Gosberton Bank House care home deemed ‘inadequate’ after surprise visit

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A Gosberton care home has been labelled inadequate after a surprise visit by the Quality Care Commission in October.

Of the five criteria homes are judged on, Bank House Care Home, on Gosberton Bank, was found to be inadequate on ‘safe’, ‘responsive’, ‘effective’ and ‘well-led’.

The home was found to be ‘requires improvement’ on its quality of caring.

The Commission is now making further checks at the home before deciding what action to take.

The home had 12 residents at the time of the unannounced visit on October 21, which followed previous visits on April 13 and September 2014.

The care provided is mainly for older people, some of whom experience memory loss and have needs associated with dementia.

A report says that previous inspections found the provider was failing to ensure care was planned and delivered to meet individual needs.

They had failed to maintain appropriate standards of cleanliness and hygiene and did not have appropriate arrangements for the management of medicines.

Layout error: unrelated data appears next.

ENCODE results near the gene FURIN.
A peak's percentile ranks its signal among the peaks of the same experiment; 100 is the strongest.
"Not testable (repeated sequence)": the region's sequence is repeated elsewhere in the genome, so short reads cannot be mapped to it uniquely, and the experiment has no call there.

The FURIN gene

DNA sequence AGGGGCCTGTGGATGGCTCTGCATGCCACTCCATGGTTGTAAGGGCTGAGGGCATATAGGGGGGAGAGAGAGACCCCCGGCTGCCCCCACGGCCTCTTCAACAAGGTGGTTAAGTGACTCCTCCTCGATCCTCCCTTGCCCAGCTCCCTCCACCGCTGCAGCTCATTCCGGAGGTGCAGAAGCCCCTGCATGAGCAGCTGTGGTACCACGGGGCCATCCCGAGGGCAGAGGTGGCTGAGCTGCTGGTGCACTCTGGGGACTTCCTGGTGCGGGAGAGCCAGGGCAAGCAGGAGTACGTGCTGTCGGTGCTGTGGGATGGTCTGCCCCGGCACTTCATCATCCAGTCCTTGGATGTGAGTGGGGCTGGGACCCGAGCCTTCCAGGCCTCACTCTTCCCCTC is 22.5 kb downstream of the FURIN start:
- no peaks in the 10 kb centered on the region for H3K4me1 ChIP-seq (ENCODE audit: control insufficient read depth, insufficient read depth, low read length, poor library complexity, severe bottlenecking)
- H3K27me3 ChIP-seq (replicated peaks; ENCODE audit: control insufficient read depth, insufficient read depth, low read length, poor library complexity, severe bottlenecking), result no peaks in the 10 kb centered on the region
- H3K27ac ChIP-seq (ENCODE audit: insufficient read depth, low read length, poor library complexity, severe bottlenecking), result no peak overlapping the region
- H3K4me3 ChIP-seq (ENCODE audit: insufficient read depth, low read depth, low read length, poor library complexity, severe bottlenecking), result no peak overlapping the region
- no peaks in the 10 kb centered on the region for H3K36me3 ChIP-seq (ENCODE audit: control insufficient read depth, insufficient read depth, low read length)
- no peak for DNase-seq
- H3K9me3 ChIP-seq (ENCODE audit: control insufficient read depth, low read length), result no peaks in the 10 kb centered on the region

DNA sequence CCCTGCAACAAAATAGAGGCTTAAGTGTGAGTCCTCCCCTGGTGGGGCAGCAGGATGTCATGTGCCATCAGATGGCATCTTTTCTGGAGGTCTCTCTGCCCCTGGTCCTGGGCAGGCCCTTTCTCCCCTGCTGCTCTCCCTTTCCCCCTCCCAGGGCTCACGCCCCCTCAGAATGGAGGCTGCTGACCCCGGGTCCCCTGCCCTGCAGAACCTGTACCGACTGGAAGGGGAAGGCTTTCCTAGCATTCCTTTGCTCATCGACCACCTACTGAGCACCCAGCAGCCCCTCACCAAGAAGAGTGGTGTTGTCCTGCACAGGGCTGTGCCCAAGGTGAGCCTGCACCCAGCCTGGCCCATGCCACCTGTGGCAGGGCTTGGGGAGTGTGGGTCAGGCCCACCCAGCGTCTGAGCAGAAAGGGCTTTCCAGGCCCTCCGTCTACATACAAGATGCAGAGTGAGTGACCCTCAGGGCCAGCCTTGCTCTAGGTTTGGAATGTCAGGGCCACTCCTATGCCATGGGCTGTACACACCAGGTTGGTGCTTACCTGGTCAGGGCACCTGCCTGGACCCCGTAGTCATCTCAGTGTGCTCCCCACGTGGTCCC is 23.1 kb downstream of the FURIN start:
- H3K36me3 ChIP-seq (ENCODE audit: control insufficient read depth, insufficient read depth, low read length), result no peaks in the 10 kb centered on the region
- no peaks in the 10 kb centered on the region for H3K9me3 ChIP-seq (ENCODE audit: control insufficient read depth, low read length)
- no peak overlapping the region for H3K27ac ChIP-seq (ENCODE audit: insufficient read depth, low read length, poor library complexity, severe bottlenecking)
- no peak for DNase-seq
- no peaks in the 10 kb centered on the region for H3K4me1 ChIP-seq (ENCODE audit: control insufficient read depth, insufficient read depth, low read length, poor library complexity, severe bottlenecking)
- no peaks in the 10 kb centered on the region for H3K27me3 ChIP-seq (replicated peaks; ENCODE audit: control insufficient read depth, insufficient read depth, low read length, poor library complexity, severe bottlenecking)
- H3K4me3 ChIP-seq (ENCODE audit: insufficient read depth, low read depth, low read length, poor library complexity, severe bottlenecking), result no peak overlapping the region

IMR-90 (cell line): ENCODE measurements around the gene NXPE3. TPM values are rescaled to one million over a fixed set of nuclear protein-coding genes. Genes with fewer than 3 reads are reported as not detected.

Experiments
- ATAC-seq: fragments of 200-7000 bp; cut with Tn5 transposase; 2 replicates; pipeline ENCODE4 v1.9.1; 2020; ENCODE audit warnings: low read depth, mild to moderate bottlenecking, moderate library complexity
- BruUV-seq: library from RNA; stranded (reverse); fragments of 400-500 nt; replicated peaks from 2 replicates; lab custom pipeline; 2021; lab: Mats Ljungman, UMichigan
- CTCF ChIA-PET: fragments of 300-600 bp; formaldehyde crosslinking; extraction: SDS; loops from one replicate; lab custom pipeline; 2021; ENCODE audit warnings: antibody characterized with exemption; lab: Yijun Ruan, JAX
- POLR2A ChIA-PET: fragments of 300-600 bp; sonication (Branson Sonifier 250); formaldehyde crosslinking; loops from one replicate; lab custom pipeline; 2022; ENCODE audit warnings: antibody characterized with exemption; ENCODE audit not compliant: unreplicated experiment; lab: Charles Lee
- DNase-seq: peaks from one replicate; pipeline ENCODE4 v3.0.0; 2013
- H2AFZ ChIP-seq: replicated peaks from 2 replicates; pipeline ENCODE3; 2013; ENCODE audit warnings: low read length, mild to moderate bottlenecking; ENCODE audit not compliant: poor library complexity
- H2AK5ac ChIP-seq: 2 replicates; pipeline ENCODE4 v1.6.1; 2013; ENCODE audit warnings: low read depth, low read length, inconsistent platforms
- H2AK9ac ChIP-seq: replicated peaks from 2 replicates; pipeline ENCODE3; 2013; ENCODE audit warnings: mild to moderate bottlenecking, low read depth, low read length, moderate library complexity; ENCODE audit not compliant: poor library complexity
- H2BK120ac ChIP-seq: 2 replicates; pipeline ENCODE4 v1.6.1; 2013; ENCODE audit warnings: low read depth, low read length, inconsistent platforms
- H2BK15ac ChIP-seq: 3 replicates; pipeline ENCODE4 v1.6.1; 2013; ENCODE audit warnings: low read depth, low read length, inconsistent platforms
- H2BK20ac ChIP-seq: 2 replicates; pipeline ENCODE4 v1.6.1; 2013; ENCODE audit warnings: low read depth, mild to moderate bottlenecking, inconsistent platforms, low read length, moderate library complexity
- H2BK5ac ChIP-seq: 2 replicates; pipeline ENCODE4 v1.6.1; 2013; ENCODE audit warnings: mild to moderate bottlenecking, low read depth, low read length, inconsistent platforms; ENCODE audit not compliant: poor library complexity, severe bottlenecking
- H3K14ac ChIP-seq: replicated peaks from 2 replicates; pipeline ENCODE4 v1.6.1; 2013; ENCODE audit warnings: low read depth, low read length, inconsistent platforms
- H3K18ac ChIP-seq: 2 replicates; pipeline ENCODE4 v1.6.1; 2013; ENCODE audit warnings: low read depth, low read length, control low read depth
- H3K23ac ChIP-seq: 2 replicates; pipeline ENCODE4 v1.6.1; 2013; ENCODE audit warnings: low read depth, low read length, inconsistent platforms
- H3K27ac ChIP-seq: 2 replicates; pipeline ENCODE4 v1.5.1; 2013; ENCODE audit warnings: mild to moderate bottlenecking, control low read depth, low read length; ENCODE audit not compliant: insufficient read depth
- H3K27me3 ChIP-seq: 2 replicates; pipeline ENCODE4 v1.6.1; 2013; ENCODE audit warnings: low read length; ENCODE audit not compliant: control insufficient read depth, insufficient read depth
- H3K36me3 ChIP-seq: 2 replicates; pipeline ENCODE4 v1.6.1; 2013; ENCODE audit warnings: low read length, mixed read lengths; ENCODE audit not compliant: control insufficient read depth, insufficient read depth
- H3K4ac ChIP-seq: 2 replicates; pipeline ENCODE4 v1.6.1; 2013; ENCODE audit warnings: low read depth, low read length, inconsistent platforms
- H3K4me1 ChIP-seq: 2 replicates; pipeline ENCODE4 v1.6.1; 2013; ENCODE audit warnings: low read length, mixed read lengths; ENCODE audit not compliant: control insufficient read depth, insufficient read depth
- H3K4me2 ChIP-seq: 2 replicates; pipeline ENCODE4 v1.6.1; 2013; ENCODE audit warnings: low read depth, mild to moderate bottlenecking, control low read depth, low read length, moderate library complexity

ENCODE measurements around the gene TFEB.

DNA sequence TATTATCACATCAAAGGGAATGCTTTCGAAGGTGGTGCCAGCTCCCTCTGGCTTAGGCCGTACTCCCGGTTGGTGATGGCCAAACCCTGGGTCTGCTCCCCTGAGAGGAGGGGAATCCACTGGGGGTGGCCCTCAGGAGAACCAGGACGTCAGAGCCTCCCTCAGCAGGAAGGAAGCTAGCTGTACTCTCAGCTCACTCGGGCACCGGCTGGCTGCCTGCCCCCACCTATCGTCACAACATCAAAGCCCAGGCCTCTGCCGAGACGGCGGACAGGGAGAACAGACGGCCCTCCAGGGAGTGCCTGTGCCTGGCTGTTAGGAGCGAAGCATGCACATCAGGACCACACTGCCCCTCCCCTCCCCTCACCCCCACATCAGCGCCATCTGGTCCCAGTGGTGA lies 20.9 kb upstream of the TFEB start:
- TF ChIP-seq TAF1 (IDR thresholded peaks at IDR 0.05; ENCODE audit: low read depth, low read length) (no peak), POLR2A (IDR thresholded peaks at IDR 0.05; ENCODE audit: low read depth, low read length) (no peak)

The provider did not ensure staff were appropriately trained and supervised and did not have effective systems to assess and monitor the quality of service.

The provider was not aware of its responsibilities under the Mental Capacity Act 2005 and the environment had not been maintained to an acceptable standard.

At the most recent visit inspectors found the provider had made improvements in the cleanliness of the home and the number of staff available to provide care to people.

Also, the induction provided to new staff helped them provide safe care for people. However, there was little improvement in the other areas.

They found the home had not complied with laws which protect people when they were unable to make decisions for themselves.

It had not ensured people’s human rights were protected. Care plans did not record if people were able to make decisions for themselves.

Some medicines could not be accounted for and there were numerous inaccuracies between records and medicines prescribed.

Risks to people had been identified in their care plans. However, care was not always delivered in line with the care plans. Therefore, people were not fully protected.

Staff were unable to demonstrate competencies in key areas and people’s malnutrition risk was not always calculated accurately.

However, there has been some improvements to the environment with dementia-friendly signage in place and minor improvements to the fixtures. But people were still living in rooms where the standard of decoration and furniture was not of an acceptable quality and did not support people’s well-being.

Staff were individually caring to people and ensured people’s dignity was maintained.

Staff were aware of how people communicated their care needs.

However, the provider and staff did not understand how people living with a dementia communicated their emotional needs.